Politics — 03 December 2012

The flow of asylum-seekers to Australia is exacting an increasingly heavy toll on the defence force, with stress levels among personnel as high as those in combat zones such as Afghanistan.

Concern about the impact of the border protection operations on navy personnel goes as high as the Chief of Navy, Admiral Ray Griggs.

“He has seen for himself how border protection operations work and he knows how difficult the job can be,” a source close to Admiral Griggs told The Australian. “He wants to ensure the right measures are in place to assist those sailors who may be having difficulty coping.”

Sailors on what the navy calls Operation Resolute have experienced people-smugglers’ boats exploding into flames beneath them, searching for drowning asylum-seekers after overloaded boats sank in storms and recovering decomposing bodies that have been in the water for days.

As a frigate captain in 2001, Admiral Griggs was one of the few Australian commanders ordered to turn boats away.

In a Senate estimates hearing in October last year, he detailed the dangers to defence personnel and asylum-seekers of turning back boats at sea.

As two new asylum-seeker boats were intercepted in Australian waters at the weekend after sending distress signals, other navy sources said the crews on border protection duties were under constant pressure as they faced the threat of physical danger and verbal abuse.

“They are dealing with it every day as more and more boats are coming,” one source said. “There’s the constant tension of knowing what might happen and being on the alert for something going wrong that leaves the scars — and it’s happening on a daily basis.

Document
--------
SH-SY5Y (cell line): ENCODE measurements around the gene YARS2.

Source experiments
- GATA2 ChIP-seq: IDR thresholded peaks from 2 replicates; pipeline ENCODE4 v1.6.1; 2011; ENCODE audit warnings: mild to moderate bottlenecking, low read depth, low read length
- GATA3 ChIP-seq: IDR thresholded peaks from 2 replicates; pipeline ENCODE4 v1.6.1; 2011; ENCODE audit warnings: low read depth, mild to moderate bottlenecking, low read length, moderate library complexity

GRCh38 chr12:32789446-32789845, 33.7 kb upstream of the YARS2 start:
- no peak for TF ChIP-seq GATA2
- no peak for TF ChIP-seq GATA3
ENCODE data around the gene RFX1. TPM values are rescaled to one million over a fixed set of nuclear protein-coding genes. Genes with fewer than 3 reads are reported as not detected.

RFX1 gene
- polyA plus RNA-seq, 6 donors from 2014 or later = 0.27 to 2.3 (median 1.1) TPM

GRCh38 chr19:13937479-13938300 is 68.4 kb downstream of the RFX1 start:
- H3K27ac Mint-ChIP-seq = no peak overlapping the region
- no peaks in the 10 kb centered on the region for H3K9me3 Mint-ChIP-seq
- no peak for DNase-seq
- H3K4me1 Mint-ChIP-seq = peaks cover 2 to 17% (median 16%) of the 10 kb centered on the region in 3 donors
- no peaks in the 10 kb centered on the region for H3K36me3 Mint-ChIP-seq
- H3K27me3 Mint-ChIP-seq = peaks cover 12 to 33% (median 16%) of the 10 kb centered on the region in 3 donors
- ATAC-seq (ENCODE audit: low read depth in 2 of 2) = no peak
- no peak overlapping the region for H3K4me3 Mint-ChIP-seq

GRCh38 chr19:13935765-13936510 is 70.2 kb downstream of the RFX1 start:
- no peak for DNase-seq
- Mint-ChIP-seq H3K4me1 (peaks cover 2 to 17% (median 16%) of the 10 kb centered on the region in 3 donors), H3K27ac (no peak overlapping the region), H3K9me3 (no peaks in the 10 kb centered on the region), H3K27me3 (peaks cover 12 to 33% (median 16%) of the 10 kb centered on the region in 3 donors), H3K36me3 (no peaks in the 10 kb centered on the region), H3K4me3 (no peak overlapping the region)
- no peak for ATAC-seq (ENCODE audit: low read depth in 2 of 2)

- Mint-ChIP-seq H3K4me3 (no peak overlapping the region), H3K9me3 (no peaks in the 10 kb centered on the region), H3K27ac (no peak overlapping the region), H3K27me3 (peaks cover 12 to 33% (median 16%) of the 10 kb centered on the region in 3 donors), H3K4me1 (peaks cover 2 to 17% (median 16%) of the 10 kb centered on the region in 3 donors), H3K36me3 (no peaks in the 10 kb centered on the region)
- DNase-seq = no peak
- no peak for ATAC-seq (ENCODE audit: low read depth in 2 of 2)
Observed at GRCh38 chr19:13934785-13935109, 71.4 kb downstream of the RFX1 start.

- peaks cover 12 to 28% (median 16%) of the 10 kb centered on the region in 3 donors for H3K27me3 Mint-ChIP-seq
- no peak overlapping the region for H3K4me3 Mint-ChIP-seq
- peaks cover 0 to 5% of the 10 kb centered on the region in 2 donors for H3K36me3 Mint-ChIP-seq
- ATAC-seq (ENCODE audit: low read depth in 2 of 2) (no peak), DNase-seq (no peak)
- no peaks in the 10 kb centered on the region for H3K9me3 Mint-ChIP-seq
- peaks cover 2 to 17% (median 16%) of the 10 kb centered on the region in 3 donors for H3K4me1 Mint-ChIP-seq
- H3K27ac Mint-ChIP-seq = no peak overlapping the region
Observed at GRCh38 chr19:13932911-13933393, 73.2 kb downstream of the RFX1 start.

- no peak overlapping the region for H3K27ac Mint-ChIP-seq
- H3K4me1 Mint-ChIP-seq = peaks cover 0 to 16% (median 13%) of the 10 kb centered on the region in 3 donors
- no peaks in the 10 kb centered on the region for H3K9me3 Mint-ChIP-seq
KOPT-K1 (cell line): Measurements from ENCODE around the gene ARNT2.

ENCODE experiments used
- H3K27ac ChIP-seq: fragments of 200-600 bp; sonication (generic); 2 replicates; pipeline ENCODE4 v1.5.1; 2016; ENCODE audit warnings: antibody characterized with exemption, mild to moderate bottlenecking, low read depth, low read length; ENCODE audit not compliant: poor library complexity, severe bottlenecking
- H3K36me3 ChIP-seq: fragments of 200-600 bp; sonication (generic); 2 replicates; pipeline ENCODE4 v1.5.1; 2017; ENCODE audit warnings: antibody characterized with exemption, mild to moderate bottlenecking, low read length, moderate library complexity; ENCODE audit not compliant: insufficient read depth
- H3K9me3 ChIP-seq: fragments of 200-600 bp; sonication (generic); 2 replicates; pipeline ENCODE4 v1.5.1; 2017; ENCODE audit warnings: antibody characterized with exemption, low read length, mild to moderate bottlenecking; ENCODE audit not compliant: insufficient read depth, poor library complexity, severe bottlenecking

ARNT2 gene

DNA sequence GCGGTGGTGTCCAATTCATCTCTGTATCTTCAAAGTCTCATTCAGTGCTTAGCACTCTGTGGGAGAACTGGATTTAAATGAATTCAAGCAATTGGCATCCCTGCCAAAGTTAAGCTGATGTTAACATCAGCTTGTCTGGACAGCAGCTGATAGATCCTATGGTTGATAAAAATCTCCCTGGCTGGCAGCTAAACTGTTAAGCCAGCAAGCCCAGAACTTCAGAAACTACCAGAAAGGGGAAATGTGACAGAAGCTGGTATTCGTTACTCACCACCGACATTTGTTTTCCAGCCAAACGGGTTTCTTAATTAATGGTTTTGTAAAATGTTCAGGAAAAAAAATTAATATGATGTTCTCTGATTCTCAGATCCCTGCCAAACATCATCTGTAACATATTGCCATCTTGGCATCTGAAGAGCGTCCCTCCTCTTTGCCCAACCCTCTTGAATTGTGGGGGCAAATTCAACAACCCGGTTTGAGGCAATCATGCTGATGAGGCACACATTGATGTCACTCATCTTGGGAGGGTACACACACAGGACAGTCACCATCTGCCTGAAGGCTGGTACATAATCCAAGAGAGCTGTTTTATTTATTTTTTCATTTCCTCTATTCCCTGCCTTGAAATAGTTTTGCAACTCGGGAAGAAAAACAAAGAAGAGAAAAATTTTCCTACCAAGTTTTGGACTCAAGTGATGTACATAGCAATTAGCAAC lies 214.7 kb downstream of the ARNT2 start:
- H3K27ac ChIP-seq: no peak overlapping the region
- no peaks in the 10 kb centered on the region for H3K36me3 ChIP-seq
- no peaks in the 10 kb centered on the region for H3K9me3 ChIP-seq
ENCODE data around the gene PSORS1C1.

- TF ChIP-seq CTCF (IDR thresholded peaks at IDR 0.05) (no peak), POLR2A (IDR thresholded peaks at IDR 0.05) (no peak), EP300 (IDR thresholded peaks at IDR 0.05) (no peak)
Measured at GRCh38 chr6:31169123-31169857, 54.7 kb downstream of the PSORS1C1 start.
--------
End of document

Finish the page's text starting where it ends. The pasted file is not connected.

“Sailors as young as 19 are pulling bodies out of the water. That sort of thing stays with you but it’s not politically expedient to talk about it.”

The sailor said some personnel who were ordered to turn around boats in the 1990s were still carrying the emotional scars of having to lift children back on to vessels not knowing for certain that they would make it back to Indonesia.

An Australian Defence Force spokeswoman said about 8 per cent of Defence personnel who had been on any deployment reported significant PTSD symptoms and the rate for navy personnel was 7.7 per cent.

“Limited data to date shows similar rates of referral for detailed assessment and support for mental health symptoms of personnel deployed on Operation Resolute when compared with other ADF operations,” she said.

The navy was concerned enough about the pressures its sailors on border protection duties were under to launch a comprehensive support program for them last year.

“In response to unique stressors associated with Operation Resolute, a program of mental health support commenced in July 2011,” the spokeswoman said.

She said an ADF study indicated that there was a relationship between exposure to traumatic events and post-traumatic stress.

The navy program comprises a pre-deployment resilience briefing, annual mental health and wellbeing screening, an interview by a psychologist and tailored screening and support after exposure to combat or trauma.

“Any personnel who are identified as high-risk are referred for further detailed clinical assessment and treatment as required,” the spokeswoman said.

She said post-traumatic stress disorder could develop in otherwise highly functioning people, following single or repeated exposure to traumatic events.

PTSD in the military appeared to be linked to exposure to traumatic events, rather than to deployment alone. “ADF personnel are considered a high-risk group for the development of PTSD due to their involvement in war-zone stressors, peacekeeping, and humanitarian deployments.”

As first appeared in The Australian, 3 December 2012


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